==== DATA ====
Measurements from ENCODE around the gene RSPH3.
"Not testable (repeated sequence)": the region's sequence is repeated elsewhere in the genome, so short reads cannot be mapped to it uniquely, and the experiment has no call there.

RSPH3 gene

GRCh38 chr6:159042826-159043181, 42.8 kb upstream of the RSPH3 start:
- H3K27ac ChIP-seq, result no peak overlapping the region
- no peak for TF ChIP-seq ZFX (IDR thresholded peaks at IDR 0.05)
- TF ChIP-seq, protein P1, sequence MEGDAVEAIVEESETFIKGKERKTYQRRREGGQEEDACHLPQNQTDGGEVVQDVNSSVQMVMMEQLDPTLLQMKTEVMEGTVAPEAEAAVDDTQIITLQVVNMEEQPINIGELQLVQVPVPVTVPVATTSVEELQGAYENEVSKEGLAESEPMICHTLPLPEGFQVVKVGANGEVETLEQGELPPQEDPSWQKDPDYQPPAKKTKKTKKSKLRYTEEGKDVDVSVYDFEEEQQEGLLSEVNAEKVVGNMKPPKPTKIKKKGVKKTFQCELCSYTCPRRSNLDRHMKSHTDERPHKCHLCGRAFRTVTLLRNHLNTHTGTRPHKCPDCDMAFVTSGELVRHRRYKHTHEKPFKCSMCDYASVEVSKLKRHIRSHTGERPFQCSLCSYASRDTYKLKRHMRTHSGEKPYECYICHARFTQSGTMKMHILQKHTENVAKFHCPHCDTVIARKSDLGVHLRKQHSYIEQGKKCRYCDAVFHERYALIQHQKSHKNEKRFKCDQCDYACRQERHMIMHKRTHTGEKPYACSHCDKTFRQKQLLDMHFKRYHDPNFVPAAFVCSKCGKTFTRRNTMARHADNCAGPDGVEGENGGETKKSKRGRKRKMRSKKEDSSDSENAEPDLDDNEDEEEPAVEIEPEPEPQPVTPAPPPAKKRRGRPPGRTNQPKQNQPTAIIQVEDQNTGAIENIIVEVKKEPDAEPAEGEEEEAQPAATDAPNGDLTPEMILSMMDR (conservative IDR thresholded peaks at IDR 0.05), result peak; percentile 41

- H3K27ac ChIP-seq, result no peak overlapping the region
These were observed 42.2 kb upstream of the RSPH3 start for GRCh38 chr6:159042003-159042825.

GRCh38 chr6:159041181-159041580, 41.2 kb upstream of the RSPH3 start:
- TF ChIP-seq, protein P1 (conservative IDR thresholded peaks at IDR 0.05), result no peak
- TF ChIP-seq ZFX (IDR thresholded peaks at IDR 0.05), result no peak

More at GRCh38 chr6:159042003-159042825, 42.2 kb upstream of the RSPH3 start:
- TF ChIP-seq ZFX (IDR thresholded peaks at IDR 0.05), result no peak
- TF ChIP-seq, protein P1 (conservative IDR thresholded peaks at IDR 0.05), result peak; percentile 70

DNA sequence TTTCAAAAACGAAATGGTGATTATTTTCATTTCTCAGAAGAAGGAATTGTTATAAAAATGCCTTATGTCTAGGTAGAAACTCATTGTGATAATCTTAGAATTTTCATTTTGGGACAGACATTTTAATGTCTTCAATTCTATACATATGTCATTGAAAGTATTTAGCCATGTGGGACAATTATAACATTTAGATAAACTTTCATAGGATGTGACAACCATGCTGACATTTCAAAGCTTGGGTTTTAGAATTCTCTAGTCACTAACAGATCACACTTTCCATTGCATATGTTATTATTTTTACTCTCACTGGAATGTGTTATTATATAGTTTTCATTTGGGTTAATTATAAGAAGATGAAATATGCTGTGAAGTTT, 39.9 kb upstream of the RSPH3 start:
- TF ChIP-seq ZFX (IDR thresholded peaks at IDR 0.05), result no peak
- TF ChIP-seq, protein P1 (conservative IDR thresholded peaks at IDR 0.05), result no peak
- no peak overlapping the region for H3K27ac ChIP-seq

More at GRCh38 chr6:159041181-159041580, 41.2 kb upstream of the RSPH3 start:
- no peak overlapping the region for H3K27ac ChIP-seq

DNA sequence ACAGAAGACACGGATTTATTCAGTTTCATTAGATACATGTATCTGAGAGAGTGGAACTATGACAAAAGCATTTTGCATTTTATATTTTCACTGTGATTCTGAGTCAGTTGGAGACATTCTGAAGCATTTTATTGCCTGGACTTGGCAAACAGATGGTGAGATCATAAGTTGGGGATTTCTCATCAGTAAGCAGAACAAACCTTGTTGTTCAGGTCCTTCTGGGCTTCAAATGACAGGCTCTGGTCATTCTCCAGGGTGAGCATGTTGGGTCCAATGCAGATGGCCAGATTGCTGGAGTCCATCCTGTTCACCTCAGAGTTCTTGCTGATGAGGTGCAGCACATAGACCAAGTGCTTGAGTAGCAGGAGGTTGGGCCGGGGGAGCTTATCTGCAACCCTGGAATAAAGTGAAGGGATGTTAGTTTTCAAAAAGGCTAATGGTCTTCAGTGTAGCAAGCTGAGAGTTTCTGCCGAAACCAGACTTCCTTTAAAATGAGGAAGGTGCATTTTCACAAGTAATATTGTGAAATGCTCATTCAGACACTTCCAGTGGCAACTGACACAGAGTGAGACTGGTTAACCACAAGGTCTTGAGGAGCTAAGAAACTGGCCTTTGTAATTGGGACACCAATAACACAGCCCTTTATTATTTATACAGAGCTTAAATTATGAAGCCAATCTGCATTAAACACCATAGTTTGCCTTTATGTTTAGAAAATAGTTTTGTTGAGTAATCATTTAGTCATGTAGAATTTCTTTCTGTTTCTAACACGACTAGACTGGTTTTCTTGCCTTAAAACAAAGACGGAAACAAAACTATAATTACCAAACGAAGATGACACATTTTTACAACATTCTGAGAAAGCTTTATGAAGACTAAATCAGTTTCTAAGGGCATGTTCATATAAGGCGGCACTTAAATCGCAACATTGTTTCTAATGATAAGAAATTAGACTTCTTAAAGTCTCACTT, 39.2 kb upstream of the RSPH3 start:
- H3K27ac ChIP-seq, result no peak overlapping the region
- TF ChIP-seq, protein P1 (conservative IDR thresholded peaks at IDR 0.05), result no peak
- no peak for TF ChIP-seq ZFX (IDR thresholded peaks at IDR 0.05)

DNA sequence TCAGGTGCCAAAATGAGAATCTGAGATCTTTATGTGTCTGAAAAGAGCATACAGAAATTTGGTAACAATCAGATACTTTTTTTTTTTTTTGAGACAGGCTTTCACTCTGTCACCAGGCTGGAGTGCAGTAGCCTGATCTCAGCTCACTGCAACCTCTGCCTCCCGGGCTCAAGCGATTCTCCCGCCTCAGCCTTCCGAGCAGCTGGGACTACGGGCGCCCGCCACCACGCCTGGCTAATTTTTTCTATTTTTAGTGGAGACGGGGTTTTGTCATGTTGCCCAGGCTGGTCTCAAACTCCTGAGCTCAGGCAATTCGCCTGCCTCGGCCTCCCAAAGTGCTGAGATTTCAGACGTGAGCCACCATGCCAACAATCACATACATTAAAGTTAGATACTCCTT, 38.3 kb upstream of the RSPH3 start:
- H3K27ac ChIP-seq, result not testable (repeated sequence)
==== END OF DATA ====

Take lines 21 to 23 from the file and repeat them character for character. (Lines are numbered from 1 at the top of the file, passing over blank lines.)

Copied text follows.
- no peak overlapping the region for H3K27ac ChIP-seq

DNA sequence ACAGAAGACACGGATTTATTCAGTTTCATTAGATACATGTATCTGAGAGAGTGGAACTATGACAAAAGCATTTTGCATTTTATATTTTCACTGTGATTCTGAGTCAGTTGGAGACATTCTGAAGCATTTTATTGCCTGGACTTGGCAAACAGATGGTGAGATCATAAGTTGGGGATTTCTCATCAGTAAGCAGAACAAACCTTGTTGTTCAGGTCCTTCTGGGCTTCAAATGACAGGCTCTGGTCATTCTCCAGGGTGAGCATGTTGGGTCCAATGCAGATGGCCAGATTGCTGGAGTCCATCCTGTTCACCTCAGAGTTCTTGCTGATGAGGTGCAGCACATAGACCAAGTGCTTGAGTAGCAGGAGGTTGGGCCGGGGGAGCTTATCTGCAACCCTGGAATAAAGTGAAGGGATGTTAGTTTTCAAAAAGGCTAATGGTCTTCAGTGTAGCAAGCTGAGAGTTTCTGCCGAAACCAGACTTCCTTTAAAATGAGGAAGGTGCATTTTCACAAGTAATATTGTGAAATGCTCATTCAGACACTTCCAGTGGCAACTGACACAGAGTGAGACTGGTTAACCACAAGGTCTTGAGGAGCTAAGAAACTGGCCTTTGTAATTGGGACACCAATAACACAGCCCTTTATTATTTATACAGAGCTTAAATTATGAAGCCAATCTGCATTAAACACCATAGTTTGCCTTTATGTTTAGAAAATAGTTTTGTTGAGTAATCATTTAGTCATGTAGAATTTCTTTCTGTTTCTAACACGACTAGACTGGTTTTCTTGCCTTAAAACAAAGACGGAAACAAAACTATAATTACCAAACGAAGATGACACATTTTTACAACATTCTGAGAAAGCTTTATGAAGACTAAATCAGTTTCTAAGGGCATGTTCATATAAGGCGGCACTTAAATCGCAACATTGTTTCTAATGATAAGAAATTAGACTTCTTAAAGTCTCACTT, 39.2 kb upstream of the RSPH3 start:
- H3K27ac ChIP-seq, result no peak overlapping the region